Town Hall, Greece, N.Y. Image courtesy of Wikimedia

Town Hall, Greece, N.Y. Image courtesy of Wikimedia (Image source)

I am back today from visiting relatives in lovely Rochester, N.Y., which sits next to Greece, N.Y., which, religion buffs know, is where Greece v. Galloway — the Supreme Court case about sectarian prayer — got its start. “STOP THE CAR!” I demanded as we passed the exit for Greece. I don’t know what I thought I would see there. But my husband would not stop. The kids backed him up. I did not get to see Greece. I am redirecting our attention to Rome:

Vatican bank profits  . . . not

Last year the Holy See bank enjoyed profits in the $118 million range. This past year: $3.9 million. Blame the shakeup at the troubled bank, fluctuations in the price of gold and losses related to externally managed investment funds. Pope Francis has taken several steps in the past year to improve management and transparency at what is officially known as the Institute for Religious Works. In the interests of better bank branding, maybe they should change the name to the “Institute for More Careful Adding and Subtracting.”

Instant Muslim cred?

You think President Obama had trouble convincing America that he is not Muslim but Christian? (Actually, some people are still intent on disbelieving him.)  Joko Widodo, who could well win Indonesia’s presidential election today, just took a quickie trip to Mecca to prove to voters in this 90 percent Muslim country that he is actually not Christian but Muslim. Reuters reports that the pilgrimage “could mean the difference between winning and losing the presidency after a smear campaign suggesting Jokowi (as he is known) was an ethnic-Chinese Christian hurt his popularity.”

Tweet of the Day

Catholic schools fighting for life

Neil Haggerty profiles Immaculate high school in Montclair, N.J., as it struggles to fill its seats and keep the lights on. It’s a profile of one Catholic school that pulls back to paint us a picture of Catholic schools facing similar challenges nationwide.

Obama, border crisis, Texas faith leaders

The president heads to Texas today for fundraisers, but also to talk about the border crisis with former presidential candidate and Gov. Rick Perry, who had wanted Obama to meet him at the border. Instead, the two will meet to discuss the crisis with faith leaders in Dallas.

Obama’s faith advisors split on anti-gay discrimination

None of them say they are for it. But more than 100 of them Tuesday (July 8) sent a letter asking that the soon-to-be signed executive order forbidding federal contractors from discriminating on the basis of sexual orientation exclude an exemption for those who claim the order would conflict with their religion. But there’s another letter on his desk from a smaller group of evangelical advisors pressing for a religious exemption, our own Adelle Banks writes.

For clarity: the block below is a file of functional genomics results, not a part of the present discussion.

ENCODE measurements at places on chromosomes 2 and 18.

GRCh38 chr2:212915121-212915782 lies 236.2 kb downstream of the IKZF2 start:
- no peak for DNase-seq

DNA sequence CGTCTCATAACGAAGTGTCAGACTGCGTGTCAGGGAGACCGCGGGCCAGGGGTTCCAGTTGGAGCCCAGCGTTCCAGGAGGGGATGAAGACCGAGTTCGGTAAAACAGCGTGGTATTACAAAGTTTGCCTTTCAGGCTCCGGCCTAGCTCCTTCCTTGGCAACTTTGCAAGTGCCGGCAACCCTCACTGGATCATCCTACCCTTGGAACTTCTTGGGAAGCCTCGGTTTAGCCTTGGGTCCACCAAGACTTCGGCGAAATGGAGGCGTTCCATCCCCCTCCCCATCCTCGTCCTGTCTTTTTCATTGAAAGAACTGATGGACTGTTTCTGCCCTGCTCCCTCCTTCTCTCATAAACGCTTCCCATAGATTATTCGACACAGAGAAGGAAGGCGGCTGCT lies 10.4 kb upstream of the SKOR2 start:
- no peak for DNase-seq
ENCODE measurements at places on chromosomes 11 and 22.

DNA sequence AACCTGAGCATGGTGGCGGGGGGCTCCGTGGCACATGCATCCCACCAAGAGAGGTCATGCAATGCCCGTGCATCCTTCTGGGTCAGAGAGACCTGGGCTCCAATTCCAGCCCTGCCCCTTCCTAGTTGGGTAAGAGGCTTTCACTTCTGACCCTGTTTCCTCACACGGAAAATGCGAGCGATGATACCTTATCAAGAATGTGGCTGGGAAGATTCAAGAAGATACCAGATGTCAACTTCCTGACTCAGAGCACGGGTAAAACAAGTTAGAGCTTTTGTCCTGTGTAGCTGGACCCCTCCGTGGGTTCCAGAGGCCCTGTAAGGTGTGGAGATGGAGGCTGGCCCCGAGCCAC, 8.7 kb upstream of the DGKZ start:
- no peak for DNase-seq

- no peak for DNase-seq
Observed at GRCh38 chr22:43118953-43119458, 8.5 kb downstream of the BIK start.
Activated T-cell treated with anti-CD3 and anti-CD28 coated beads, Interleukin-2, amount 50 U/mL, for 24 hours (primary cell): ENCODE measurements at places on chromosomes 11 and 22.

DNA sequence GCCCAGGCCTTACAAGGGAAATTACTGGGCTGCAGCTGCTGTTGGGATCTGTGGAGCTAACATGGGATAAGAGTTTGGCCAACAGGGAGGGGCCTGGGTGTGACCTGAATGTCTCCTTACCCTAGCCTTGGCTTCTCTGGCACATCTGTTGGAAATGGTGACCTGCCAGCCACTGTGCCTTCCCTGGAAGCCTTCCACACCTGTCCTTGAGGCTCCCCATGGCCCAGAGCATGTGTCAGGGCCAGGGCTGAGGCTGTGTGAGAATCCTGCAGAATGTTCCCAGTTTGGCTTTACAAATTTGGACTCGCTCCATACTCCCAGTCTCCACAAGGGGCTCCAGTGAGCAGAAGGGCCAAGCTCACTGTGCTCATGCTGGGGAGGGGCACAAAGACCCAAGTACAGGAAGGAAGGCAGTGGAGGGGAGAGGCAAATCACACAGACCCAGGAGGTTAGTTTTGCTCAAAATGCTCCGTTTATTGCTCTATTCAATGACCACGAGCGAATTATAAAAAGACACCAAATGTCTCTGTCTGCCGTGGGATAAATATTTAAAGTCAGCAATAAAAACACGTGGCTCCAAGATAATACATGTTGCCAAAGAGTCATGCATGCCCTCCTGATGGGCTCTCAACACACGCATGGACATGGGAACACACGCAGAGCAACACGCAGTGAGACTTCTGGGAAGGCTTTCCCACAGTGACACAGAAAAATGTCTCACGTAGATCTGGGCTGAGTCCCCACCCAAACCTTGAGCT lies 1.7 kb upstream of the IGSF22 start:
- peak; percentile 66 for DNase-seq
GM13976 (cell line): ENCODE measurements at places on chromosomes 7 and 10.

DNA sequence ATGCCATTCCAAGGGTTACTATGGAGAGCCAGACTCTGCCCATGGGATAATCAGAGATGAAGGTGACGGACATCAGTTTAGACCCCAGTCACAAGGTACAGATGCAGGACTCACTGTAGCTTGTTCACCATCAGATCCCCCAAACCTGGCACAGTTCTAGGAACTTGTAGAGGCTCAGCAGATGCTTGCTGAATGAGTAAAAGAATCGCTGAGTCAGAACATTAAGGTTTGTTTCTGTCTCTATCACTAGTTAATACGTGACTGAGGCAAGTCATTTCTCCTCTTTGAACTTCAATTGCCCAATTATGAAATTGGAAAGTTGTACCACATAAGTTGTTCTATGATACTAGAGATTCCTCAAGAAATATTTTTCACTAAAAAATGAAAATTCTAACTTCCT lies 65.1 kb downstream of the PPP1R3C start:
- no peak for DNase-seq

The Mormon Temple, Kensington, Maryland, from the Beltway. Photo courtesy of Mr. TinDC via Flickr

The Mormon Temple, Kensington, Maryland, from the Beltway. Photo courtesy of Mr. TinDC via Flickr (Image source)

A drone’s-eye view of an LDS church

We have so much beautiful church architecture around RNS’ Washington, D.C. headquarters. But I have to admit, I never took a shine to the Mormon Temple in Kensington, Maryland. From the Beltway, you can clearly see the enormous castle-like church. With its stark white towers and soaring gold spires, it just looks a little out of place, like it should be in Utah, or, I don’t know, Heaven. But one of our local TV stations here has broadcast video taken by a drone. And well, I’m changing my mind. The soundtrack might have something to do with it. 

Rocket fire: Jerusalem and Gaza

Life in the Holy Land is terrifying today as rockets from Israel seek out Hamas targets in Gaza and rockets from Gaza have reached the outskirts of Jerusalem. The death count is 24 so far, with no serious injuries on the Israeli side as rockets are intercepted or miss their targets and Israelis gather in bomb shelters.

Target: St. Joseph’s Cathedral

At least 17 are dead in the Central African Republican after the Catholic cathedral in Bambari came under attack Monday (July 7) afternoon. Muslim fighters have accused church officials of helping Christian militiamen operating in the area. Three days earlier, grenades thrown into a CAR mosque injured 34 people.

More Hobby Lobby fallout

The March for Life becomes the latest plaintiff to file a lawsuit against the contraception mandate. Eden Foods, maker of soy milk and other organic foods, feels it has prevailed in its challenge to the mandate.

In case you’re feeling at all sorry for yourself today

The Rev. Dawn Gikandi is a disabled, female pastor in a country where disability is often looked upon as a curse. But Gikandi, from her Presbyterian church in Nairobi, is teaching through texts that “disabled” can mean something very different. She told Fredrick Nzili, our man in Africa:

God can use anything or anybody for his work.

And anybody or anything can sign up for the Religion News Roundup. If you are a thing with an email address, I don’t know how you would do this, but please enter it in the box below.

Categories: Beliefs

Lauren Markoe

Lauren Markoe

Lauren Markoe covered government and features as a daily newspaper reporter for 15 years before joining the Religion News Service staff as a national correspondent in 2011. She previously was Washington correspondent for The State (Columbia, S.C.)

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